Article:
Bug 77564 - UDMA causes serious filesystem/hdd lag
UDMA causes serious filesystem/hdd lag
Status: CLOSED WORKSFORME
Product: Red Hat Linux
Classification: Retired
Component: kernel (Show other bugs)
8.0
athlon Linux
medium Severity medium
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Assigned To: Arjan van de Ven
Brian Brock
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Depends On:
Blocks:
  Show dependency treegraph
 
Reported: 2002-11-09 04:03 EST by Chris Pauly
Modified: 2007-04-18 12:48 EDT (History)
0 users

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Doc Type: Bug Fix
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Environment:
Last Closed: 2002-11-13 07:08:00 EST
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RHEL 7.3 requirements from Atomic Host:
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Description Chris Pauly 2002-11-09 04:03:33 EST
From Bugzilla Helper:
User-Agent: Mozilla/4.0 (compatible; MSIE 6.0; Windows NT 5.1; .NET CLR 
1.0.3705)

Description of problem:
Using any sort of UDMA mode causes the HDD/filesystem to lock up for any 
period of time when there is heavy disk activity.

Version-Release number of selected component (if applicable):


How reproducible:
Always

Steps to Reproduce:
1. TEST 1: Copy a large file (300+MB) from the network to RedHat's HDD using 
FTP or Samba, and watch bandwidth monitor on other computer. This is using a 
default RedHat install with no HDD or FS tweaks whatsoever.
2. TEST 2: Copy a large file from the network to RedHat using FTP, 
to /dev/null, and watch bandwidth monitor.
3. TEST 3: Turn "unmaskirq" off (unsure if made a difference), and switch 
to "mdma2" mode, using hdparm. Repeat the same 300+MB network file transfer 
test over Samba or FTP, writing to the HDD.
4. TEST 4: Try to get drive stats using hdparm directly after cancelling 
failed laggy transfer of test 1.
5. TEST 5: Switch to any PIO mode using hdparm and retry 300+MB network HDD 
write test.


Actual Results:  TEST 1: The transfer goes nice at the start, about ~9MB/s, 
then suddenly dips to ZERO throughput after about 5 seconds or less (could be 
after writes are committed from cache/journal? - which happens every 5 
seconds, right?), and remains at zero throughput for a few seconds, then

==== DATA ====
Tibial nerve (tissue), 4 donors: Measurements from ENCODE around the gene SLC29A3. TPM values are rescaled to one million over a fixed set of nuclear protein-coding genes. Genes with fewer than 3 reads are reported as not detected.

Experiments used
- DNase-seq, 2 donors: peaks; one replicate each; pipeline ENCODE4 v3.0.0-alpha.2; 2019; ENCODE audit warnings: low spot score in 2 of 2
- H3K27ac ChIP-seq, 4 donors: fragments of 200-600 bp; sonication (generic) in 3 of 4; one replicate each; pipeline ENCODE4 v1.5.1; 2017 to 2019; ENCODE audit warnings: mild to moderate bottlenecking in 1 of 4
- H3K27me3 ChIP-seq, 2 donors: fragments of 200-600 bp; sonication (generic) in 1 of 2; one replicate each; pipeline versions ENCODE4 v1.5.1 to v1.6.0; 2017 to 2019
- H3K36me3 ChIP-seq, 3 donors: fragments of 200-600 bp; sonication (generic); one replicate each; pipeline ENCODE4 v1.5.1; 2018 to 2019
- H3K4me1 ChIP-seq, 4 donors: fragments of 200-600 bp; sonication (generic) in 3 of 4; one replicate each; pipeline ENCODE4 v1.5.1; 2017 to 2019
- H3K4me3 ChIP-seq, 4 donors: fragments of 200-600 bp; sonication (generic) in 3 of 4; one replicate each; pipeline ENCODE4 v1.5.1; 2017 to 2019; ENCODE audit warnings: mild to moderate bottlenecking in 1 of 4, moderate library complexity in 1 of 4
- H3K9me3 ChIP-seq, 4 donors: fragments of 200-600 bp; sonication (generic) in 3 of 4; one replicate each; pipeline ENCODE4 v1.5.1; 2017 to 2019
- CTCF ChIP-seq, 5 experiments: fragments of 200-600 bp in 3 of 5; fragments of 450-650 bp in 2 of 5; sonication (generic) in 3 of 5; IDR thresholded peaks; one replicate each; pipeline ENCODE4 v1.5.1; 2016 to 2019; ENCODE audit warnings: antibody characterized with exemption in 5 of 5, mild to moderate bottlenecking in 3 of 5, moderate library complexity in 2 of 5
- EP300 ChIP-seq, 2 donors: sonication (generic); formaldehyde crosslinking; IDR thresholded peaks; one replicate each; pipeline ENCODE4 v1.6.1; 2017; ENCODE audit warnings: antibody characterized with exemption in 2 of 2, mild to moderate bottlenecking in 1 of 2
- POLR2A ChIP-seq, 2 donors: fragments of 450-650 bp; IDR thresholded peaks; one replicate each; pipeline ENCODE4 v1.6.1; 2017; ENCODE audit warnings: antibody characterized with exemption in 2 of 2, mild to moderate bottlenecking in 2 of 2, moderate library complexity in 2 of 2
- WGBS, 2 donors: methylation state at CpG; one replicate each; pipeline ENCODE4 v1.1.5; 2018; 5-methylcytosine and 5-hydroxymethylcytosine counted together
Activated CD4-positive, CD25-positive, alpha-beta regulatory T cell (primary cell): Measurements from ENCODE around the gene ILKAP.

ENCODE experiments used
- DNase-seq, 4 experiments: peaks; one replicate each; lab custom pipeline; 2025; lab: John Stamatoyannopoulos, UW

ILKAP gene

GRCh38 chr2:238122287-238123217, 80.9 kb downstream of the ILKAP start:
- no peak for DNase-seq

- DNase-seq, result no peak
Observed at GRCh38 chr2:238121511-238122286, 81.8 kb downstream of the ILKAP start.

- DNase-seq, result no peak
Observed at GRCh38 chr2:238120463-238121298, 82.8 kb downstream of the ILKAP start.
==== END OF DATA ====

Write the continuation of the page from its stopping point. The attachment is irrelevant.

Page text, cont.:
starts going at ~9MB/s again for a few seconds, then zero throughput again, 
and repeat until the file is done. Sometimes it will hover between ~0.5MB/s 
and ~4MB/s after a while, going up and down continuously.

TEST 2: Transfer is a solid ~9MB/s all the way through to the end of the file.

TEST 3: Transfer is a solid ~5MB/s all the way through.

TEST 4: hdparm hangs for upto a few minutes until finally returning to the 
prompt. Ctrl-c does not work.

TEST 5: The transfer goes at about 9MB/s for upto 5 seconds, again, and then 
suddenly dips to ~2MB/s. After a few seconds it goes back up to 9MB/s. Then 
back to 2MB/s. Repeat until file is done. It never dips to zero throughput, 
and is consistent in it's 2MB/s<->9MB/s switches.


Expected Results:  TEST 1: Solid 9MB/s, just like RedHat 7.3 used to do for 
me, and just like RedHat 7.3 is doing for me now after i reinstalled it over 
the top of the *extremely buggy* RedHat 8.0.

TEST 2: As expected.

TEST 3: As expected. Multi-word DMA isn't as good as Ultra DMA, of course, but 
this perhaps proves that there is a problem with the UDMA code in RedHat 8.0, 
but not PIO or MDMA.

TEST 4: hdparm should respond immediately and return the command prompt, like 
it does normally when there is low disk activity.

TEST 5: I guess i expect the actual results. I'm not too sure on how 
journalling works, or how RedHat's write caching works, but it appears that 
PIO mode has no problem. 9MB/s into the cache, then while it's 
committing/flushing cache, it throttles to about 2MB/s, then fills up the 
cache again, then repeat.


Additional info:

Redhat 7.3 works great. RedHat 8.0 doesn't. Yet i can't see much difference in 
the kernel versions.

I am using a Asus A7V133-C motherboard, VIA KT133A chipset, UATA66 Quantum 
Fireball Plus KA 9.1GB (Primary Master, UDMA66+ cable), UATA100 Maxtor 
DiamondMax Plus D740X 80GB (Secondary Master UDMA66+ cable), SMC 1211TX 
Realtek NIC, TNT2. All filesystems written to during the tests were ext3.

Note that i didn't do much testing on the Maxtor HDD, and the tests that i did 
with multi-word DMA worked fine on the Quantum HDD, but NOT on the Maxtor. The 
Maxtor had problems no matter what i did.

I also didn't do any local tests, as for the major part of my testing + 
frustration, i was under the impression that the NIC was having problems. I 
now have RedHat 7.3 installed, so it's too late to test.